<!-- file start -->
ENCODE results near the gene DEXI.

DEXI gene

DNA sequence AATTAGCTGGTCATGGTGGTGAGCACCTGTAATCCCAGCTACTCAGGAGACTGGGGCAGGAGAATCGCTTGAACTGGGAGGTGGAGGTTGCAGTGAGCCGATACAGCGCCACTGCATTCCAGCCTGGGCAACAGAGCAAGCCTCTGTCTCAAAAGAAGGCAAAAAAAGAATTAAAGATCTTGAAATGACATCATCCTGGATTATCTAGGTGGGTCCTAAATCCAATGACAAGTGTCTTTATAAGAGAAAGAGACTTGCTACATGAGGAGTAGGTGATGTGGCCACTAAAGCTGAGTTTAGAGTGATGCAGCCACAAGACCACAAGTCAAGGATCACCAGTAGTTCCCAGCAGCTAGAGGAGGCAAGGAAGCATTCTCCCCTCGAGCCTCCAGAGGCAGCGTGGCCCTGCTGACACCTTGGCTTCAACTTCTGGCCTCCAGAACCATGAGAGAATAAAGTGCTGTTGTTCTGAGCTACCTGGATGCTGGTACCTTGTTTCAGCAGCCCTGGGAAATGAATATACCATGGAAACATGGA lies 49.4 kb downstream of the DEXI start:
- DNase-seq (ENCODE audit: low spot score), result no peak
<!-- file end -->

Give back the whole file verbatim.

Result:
ENCODE results near the gene DEXI.

DEXI gene

DNA sequence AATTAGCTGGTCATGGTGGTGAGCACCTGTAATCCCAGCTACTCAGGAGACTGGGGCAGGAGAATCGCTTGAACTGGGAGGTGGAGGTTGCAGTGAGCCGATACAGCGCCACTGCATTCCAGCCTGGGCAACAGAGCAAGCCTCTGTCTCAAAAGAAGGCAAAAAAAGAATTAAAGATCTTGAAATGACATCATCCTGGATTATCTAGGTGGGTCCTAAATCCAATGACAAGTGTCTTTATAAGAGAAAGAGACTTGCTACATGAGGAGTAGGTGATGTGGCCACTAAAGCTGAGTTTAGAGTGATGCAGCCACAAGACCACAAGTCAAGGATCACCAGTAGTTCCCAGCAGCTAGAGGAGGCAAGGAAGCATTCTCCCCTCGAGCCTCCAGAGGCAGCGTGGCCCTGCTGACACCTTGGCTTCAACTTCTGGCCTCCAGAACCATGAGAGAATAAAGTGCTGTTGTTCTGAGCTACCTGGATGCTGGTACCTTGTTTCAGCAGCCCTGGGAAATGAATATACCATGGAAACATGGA lies 49.4 kb downstream of the DEXI start:
- DNase-seq (ENCODE audit: low spot score), result no peak